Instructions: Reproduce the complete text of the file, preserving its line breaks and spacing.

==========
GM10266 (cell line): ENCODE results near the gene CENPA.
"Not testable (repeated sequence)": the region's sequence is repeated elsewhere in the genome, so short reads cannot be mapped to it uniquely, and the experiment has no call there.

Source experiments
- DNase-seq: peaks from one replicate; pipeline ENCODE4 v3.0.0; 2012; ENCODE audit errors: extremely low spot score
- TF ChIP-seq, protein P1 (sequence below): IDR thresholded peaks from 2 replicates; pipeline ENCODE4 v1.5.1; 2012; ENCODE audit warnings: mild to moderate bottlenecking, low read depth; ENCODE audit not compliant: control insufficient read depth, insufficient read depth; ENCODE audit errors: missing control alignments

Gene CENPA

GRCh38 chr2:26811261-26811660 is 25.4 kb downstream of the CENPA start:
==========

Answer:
GM10266 (cell line): ENCODE results near the gene CENPA.
"Not testable (repeated sequence)": the region's sequence is repeated elsewhere in the genome, so short reads cannot be mapped to it uniquely, and the experiment has no call there.

Source experiments
- DNase-seq: peaks from one replicate; pipeline ENCODE4 v3.0.0; 2012; ENCODE audit errors: extremely low spot score
- TF ChIP-seq, protein P1 (sequence below): IDR thresholded peaks from 2 replicates; pipeline ENCODE4 v1.5.1; 2012; ENCODE audit warnings: mild to moderate bottlenecking, low read depth; ENCODE audit not compliant: control insufficient read depth, insufficient read depth; ENCODE audit errors: missing control alignments

Gene CENPA

GRCh38 chr2:26811261-26811660 is 25.4 kb downstream of the CENPA start: